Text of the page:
After pondering on the gaze and presence of the Creator that sweeps across the whole cosmic horizon, in the second part of the Psalm on which we are meditating today God turns his loving gaze upon the human being, whose full and complete beginning is reflected upon.

He is still an "unformed substance" in his mother's womb: the Hebrew term used has been understood by several biblical experts as referring to an "embryo", described in that term as a small, oval, curled-up reality, but on which God has already turned his benevolent and loving eyes.

2. To describe the divine action within the maternal womb, the Psalmist has recourse to classical biblical images, comparing the productive cavity of the mother to the "depths of the earth", that is, the constant vitality of great mother earth.

First of all, there is the symbol of the potter and of the sculptor who "fashions" and moulds his artistic creation, his masterpiece, just as it is said about the creation of man in the Book of Genesis: "the Lord God formed man out of the clay of the ground" (Gn 2: 7).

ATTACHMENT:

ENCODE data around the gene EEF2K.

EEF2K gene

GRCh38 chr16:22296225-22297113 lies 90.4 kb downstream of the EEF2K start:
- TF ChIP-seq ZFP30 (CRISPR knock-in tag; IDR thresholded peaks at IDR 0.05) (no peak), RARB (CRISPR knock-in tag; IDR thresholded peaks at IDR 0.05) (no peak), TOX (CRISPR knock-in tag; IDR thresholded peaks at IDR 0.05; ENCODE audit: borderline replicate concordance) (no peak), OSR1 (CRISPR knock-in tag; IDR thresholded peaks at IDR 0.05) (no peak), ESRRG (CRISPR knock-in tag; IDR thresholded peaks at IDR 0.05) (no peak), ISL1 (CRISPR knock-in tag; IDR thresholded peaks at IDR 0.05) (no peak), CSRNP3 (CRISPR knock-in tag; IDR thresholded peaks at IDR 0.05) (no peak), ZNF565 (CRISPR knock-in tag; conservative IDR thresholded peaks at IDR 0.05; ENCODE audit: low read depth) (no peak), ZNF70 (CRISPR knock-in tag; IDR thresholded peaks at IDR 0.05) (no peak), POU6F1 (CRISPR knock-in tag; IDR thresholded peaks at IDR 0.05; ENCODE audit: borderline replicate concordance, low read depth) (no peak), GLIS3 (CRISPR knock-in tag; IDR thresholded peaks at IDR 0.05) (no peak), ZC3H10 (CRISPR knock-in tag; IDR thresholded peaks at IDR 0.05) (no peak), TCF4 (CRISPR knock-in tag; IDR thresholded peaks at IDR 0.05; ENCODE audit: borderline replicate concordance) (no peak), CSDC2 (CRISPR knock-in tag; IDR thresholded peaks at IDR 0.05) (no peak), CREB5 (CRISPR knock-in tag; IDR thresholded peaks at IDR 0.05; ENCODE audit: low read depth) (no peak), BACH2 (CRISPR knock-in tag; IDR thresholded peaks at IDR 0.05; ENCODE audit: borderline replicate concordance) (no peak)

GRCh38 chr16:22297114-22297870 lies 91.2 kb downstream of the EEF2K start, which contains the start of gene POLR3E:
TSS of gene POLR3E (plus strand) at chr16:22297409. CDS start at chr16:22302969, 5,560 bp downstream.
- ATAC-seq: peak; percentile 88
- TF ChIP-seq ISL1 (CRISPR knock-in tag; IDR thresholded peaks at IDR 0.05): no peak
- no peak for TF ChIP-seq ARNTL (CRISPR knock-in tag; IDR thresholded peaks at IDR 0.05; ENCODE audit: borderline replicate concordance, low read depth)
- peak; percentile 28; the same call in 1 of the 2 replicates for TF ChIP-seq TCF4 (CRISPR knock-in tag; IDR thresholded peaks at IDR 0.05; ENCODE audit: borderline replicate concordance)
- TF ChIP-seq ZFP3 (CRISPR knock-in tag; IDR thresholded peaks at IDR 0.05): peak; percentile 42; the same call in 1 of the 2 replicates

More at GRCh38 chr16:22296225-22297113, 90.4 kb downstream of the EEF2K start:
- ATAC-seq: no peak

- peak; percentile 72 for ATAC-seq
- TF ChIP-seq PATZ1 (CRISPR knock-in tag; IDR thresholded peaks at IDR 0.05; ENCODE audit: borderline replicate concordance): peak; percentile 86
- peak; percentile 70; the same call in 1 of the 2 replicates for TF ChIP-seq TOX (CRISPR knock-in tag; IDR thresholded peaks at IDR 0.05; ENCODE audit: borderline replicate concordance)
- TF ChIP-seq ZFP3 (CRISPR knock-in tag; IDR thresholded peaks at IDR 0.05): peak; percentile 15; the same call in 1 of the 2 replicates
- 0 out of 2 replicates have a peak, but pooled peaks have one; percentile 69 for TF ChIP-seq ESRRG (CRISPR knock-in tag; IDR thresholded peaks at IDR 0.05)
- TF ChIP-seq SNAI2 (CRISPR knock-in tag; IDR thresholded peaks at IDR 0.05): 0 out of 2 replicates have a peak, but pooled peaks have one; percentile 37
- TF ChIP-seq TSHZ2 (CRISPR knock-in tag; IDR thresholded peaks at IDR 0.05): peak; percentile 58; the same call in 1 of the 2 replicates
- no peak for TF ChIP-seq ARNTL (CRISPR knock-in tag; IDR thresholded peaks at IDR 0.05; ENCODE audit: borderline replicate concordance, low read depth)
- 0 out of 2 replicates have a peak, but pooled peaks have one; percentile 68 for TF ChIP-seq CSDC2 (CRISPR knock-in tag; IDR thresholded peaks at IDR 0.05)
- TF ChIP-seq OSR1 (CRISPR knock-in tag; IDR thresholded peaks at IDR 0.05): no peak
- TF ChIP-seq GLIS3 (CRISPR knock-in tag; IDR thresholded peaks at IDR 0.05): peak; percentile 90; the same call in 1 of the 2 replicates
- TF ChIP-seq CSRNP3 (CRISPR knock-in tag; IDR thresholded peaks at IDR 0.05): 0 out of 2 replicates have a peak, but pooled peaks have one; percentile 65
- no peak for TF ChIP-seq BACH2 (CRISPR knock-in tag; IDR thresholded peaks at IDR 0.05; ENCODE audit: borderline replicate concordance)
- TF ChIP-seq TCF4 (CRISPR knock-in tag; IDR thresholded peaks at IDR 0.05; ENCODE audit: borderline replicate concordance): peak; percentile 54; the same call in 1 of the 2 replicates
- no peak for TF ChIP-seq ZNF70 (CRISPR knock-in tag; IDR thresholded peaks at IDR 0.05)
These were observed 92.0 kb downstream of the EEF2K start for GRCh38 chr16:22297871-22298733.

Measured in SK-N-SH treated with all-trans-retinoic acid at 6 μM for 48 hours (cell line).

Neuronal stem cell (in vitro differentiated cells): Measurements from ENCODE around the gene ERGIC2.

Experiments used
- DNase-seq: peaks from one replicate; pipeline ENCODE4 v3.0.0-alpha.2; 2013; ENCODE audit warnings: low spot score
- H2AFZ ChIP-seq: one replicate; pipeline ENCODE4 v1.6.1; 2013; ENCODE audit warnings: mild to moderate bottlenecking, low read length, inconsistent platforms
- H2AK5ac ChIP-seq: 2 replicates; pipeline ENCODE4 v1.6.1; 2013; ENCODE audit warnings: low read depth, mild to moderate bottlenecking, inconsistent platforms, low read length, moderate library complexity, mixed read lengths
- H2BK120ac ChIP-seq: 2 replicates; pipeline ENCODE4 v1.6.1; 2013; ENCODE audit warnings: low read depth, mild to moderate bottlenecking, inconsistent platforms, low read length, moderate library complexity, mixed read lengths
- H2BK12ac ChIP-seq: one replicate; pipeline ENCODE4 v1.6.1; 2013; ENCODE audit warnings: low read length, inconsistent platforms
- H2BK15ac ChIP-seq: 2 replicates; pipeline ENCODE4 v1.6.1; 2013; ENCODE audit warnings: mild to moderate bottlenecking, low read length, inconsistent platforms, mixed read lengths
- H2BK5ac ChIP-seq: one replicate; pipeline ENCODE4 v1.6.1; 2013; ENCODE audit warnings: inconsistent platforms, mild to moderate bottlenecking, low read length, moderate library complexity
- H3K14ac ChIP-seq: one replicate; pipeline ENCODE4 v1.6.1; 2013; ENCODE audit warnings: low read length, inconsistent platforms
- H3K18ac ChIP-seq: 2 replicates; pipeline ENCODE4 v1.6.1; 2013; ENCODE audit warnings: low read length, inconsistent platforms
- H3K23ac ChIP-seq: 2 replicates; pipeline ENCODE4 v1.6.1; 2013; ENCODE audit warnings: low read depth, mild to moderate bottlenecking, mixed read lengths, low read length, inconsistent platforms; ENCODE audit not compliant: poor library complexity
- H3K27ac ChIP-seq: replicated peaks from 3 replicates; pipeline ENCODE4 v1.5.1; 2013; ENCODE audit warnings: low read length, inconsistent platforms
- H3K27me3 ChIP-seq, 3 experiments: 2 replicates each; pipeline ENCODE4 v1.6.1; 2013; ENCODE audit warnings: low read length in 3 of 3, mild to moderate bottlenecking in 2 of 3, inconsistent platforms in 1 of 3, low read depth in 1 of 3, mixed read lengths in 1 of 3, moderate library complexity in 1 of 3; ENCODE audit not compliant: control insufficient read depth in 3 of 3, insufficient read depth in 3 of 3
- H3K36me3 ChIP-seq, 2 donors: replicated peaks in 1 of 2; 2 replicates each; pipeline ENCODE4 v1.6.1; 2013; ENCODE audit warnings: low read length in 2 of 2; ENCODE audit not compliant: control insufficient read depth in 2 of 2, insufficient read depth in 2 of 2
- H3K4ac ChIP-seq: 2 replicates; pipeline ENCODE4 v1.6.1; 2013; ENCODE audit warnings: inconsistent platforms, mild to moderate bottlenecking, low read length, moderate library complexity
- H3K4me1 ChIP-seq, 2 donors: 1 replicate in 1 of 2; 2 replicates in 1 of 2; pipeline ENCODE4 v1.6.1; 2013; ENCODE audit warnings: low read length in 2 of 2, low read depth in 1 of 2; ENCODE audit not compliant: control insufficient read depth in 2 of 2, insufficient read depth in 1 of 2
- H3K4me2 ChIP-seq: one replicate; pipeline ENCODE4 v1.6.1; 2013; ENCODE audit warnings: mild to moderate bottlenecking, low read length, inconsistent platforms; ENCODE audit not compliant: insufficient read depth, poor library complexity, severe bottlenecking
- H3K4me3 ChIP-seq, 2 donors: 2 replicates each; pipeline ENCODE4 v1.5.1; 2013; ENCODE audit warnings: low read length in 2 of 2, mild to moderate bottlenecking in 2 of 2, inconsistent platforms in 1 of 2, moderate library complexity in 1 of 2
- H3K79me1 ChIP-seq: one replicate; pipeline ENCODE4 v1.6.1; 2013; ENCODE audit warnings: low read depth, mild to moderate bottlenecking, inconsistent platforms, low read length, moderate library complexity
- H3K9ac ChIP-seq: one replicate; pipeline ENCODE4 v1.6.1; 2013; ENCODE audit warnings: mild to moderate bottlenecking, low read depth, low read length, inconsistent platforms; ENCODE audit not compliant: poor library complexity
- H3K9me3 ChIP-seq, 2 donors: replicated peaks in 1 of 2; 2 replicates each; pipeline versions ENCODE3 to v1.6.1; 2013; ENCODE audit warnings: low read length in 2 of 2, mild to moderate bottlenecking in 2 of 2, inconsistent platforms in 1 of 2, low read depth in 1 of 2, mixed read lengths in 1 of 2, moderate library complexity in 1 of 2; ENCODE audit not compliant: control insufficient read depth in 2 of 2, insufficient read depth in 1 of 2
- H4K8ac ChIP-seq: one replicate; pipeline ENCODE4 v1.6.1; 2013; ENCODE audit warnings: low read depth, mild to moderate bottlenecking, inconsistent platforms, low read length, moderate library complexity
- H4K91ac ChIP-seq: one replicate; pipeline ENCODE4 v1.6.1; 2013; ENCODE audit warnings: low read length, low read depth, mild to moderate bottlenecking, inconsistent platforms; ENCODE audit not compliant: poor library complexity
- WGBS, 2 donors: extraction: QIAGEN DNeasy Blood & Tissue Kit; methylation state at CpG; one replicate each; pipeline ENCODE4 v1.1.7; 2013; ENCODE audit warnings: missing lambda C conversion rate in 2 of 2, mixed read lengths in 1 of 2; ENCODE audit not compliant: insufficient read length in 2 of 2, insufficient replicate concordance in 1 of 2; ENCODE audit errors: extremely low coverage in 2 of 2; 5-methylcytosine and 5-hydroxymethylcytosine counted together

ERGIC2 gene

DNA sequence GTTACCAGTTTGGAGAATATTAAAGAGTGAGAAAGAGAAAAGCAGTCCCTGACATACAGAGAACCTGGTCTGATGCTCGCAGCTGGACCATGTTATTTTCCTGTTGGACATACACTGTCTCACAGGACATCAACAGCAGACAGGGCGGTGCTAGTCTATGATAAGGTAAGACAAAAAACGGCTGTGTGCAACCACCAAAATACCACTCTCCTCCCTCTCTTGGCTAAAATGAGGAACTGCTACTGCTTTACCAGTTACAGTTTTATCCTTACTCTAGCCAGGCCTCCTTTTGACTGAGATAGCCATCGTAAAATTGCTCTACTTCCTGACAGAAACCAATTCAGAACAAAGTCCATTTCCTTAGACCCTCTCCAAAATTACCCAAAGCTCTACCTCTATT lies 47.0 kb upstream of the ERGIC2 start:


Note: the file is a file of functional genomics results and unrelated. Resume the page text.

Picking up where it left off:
Then there is a "textile" symbol that evokes the delicacy of the skin, the flesh, the nerves, "threaded" onto the bony skeleton. Job also recalled forcefully these and other images to exalt that masterpiece which the human being is, despite being battered and bruised by suffering: "Your hands have formed me and fashioned me... Remember that you fashioned me from clay...! Did you not pour me out as milk and thicken me like cheese? With skin and flesh you clothed me, with bones and sinews knit me together" (Jb 10: 8-11).

3. The idea in our Psalm that God already sees the entire future of that embryo, still an "unformed substance", is extremely powerful. The days which that creature will live and fill with deeds throughout his earthly existence are already written in the Lord's book of life.